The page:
Released for the first time on DVD in 2013, The Reign of Terror is an eagerly awaited addition to the collections of Doctor Who fans. With episodes 4 and 5 junked by the BBC, the missing episodes were animated. For the first time, probably since its original transmission, viewers are able to see this great historical epic on the French Revolution.
The last story of Season 1, The Reign of Terror was also the first Doctor Who serial to include some location filming, albeit in the form of a very persuasive double of The Doctor walking down a row of poplar trees. It was also the last filming of First Doctor stories at the old and cramped Lime Grove studios where the Director, Henric Hirsch, collapsed in the third episode. Unable to complete direction of that episode, Hirsch was not credited as Director.
Attempting to return Barbara and Ian to present day London, the Tardis, not surprisingly, gets the time and location wrong. Instead it lands 170 years earlier and 100 kilometres away in Paris during the height of the French Revolution. Not that any of the Crew initially realize the error! That the ship should dock in the Doctor’s favourite period of Earth history, The French Revolution, is quite fortuitous, for him at least. Whilst the teachers are again unable to return home, the Doctor is afforded the opportunity to dress in fine clothing and impersonate a District Commissioner. The Reign of Terror allows the Doctor the occasion to again take the show’s lead and save his fellow companions. Ian, Barbara and Susan are arrested by soldiers and are awaiting execution by guillotine. The Doctor was lucky to escape capture by being conveniently knocked unconscious just prior to the soldier’s arrival. His miraculous escape from a burning farmhouse, with the help of a young peasant boy, afforded him an element of surprise as he was assumed dead.
Whilst the Doctor is more willing to take risks to save the Tardis Crew in this serial, his ethics still remain dodgy. He not only forges documents enabling him to impersonate a senior government official, but also grievously assaults the leader of a work-party after he has been mistakenly conscripted into it. Although this incident is played somewhat as a farce, it certainly exhibits a dimension of the Doctor which fans of today’s episodes would be unfamiliar with. Hitherto, knocking people out had been Ian’s domain. The Doctor also takes a blow at another bloke whilst endeavouring to free Susan from prison.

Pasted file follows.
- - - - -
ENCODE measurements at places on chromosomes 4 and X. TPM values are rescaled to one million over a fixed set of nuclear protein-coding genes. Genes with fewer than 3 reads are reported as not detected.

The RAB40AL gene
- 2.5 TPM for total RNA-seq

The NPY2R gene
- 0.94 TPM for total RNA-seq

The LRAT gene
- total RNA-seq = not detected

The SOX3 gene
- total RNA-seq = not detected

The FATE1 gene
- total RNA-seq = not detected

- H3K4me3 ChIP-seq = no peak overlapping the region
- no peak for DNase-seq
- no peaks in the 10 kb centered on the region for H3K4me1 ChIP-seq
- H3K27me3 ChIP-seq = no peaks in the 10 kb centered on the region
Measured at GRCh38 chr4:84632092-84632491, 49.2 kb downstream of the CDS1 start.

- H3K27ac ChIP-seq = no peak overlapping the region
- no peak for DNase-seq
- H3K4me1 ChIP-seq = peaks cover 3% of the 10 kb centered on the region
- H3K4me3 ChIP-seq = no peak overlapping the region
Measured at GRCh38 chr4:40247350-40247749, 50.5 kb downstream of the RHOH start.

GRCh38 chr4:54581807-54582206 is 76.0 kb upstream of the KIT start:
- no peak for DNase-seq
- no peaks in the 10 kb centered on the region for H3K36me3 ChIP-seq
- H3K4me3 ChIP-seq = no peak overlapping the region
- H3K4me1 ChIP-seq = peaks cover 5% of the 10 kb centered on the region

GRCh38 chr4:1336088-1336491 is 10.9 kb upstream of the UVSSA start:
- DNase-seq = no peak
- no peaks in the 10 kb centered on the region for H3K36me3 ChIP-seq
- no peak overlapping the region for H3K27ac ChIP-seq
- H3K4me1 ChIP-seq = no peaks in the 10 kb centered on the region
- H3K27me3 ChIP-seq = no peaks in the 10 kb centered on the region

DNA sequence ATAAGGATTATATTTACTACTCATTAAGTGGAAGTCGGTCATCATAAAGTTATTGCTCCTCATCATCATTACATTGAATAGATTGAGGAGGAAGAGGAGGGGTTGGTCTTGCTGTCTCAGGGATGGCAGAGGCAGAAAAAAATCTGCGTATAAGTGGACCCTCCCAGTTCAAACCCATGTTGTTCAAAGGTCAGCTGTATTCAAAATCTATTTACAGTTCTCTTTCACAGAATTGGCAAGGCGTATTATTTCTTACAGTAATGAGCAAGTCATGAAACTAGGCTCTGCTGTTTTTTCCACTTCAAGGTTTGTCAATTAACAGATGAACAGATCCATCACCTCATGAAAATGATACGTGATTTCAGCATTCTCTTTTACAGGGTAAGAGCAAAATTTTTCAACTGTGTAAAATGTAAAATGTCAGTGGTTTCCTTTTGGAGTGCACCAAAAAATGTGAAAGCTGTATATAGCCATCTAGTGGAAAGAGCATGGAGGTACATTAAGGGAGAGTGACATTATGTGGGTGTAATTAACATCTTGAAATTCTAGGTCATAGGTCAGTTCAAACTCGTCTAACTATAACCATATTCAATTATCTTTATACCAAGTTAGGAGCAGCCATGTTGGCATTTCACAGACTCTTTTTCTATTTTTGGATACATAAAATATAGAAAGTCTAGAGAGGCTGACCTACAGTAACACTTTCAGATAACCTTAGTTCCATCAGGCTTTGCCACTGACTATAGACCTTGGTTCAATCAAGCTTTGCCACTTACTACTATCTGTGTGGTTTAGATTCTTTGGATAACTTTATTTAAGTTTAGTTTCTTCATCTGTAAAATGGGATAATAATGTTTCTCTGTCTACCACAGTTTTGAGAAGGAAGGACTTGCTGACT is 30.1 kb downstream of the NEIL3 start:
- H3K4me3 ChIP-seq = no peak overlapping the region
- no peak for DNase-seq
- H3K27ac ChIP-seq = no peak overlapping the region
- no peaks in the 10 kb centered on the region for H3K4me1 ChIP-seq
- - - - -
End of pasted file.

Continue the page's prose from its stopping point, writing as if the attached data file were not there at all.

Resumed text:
The companions in The Reign of Terror begin to take on a more secondary role, in line with the Doctor’s increasingly pivotal role. Susan spends much of the serial moaning (quite justifiably) or ill, and displays a profound fear of rats. Ian and Barbara are given a little more to play with, and are particularly amusing when they take on the roles of landlord and barmaid of a pub. Barbara gets a love interest, of sorts, and William Russell’s two weeks leave during the serial is well disguised by the insertion of pre-recorded segments.
Whilst lore has it that historical dramas were the least popular of the early Doctor Who escapades they certainly showcased the BBC’s great skill at historical dramas. Costuming was divine. The animation of the two missing episodes was particularly well done, even if my children questioned why it was presented in black and white. Once I explained the need for authenticity so as not to stand out from four extant black and white episodes, they were happy to accept what appeared to them to be very bizarre animation.
©Vivien Fleming, 2013.